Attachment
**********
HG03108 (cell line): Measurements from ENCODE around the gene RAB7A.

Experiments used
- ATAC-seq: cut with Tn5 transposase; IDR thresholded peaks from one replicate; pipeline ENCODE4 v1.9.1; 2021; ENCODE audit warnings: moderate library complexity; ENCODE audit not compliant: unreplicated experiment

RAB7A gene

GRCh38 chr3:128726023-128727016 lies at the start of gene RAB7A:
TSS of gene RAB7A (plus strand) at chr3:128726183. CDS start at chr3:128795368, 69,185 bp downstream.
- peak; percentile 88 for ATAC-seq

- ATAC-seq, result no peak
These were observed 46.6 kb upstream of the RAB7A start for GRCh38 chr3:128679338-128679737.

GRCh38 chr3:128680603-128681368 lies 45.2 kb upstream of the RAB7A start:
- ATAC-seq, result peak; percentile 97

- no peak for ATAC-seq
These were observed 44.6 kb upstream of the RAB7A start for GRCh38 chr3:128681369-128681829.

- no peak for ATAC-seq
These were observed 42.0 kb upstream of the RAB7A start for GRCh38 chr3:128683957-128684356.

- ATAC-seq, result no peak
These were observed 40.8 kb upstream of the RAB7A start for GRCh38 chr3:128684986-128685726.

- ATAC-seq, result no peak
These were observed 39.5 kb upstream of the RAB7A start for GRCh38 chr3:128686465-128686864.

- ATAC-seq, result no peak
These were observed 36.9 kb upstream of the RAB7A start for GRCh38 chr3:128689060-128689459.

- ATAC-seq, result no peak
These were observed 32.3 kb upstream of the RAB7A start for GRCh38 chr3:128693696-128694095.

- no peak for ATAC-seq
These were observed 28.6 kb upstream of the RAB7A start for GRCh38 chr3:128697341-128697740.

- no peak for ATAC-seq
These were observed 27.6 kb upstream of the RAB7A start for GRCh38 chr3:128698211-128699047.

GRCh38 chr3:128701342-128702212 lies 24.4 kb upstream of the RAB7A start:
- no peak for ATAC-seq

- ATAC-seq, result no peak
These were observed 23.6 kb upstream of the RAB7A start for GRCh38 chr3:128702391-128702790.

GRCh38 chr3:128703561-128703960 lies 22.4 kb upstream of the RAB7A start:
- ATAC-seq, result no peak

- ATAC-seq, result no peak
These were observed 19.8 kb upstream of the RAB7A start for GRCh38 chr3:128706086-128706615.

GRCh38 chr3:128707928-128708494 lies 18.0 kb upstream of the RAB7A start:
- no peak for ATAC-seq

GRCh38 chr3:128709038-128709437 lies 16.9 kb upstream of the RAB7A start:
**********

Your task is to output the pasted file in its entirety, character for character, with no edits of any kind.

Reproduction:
HG03108 (cell line): Measurements from ENCODE around the gene RAB7A.

Experiments used
- ATAC-seq: cut with Tn5 transposase; IDR thresholded peaks from one replicate; pipeline ENCODE4 v1.9.1; 2021; ENCODE audit warnings: moderate library complexity; ENCODE audit not compliant: unreplicated experiment

RAB7A gene

GRCh38 chr3:128726023-128727016 lies at the start of gene RAB7A:
TSS of gene RAB7A (plus strand) at chr3:128726183. CDS start at chr3:128795368, 69,185 bp downstream.
- peak; percentile 88 for ATAC-seq

- ATAC-seq, result no peak
These were observed 46.6 kb upstream of the RAB7A start for GRCh38 chr3:128679338-128679737.

GRCh38 chr3:128680603-128681368 lies 45.2 kb upstream of the RAB7A start:
- ATAC-seq, result peak; percentile 97

- no peak for ATAC-seq
These were observed 44.6 kb upstream of the RAB7A start for GRCh38 chr3:128681369-128681829.

- no peak for ATAC-seq
These were observed 42.0 kb upstream of the RAB7A start for GRCh38 chr3:128683957-128684356.

- ATAC-seq, result no peak
These were observed 40.8 kb upstream of the RAB7A start for GRCh38 chr3:128684986-128685726.

- ATAC-seq, result no peak
These were observed 39.5 kb upstream of the RAB7A start for GRCh38 chr3:128686465-128686864.

- ATAC-seq, result no peak
These were observed 36.9 kb upstream of the RAB7A start for GRCh38 chr3:128689060-128689459.

- ATAC-seq, result no peak
These were observed 32.3 kb upstream of the RAB7A start for GRCh38 chr3:128693696-128694095.

- no peak for ATAC-seq
These were observed 28.6 kb upstream of the RAB7A start for GRCh38 chr3:128697341-128697740.

- no peak for ATAC-seq
These were observed 27.6 kb upstream of the RAB7A start for GRCh38 chr3:128698211-128699047.

GRCh38 chr3:128701342-128702212 lies 24.4 kb upstream of the RAB7A start:
- no peak for ATAC-seq

- ATAC-seq, result no peak
These were observed 23.6 kb upstream of the RAB7A start for GRCh38 chr3:128702391-128702790.

GRCh38 chr3:128703561-128703960 lies 22.4 kb upstream of the RAB7A start:
- ATAC-seq, result no peak

- ATAC-seq, result no peak
These were observed 19.8 kb upstream of the RAB7A start for GRCh38 chr3:128706086-128706615.

GRCh38 chr3:128707928-128708494 lies 18.0 kb upstream of the RAB7A start:
- no peak for ATAC-seq

GRCh38 chr3:128709038-128709437 lies 16.9 kb upstream of the RAB7A start: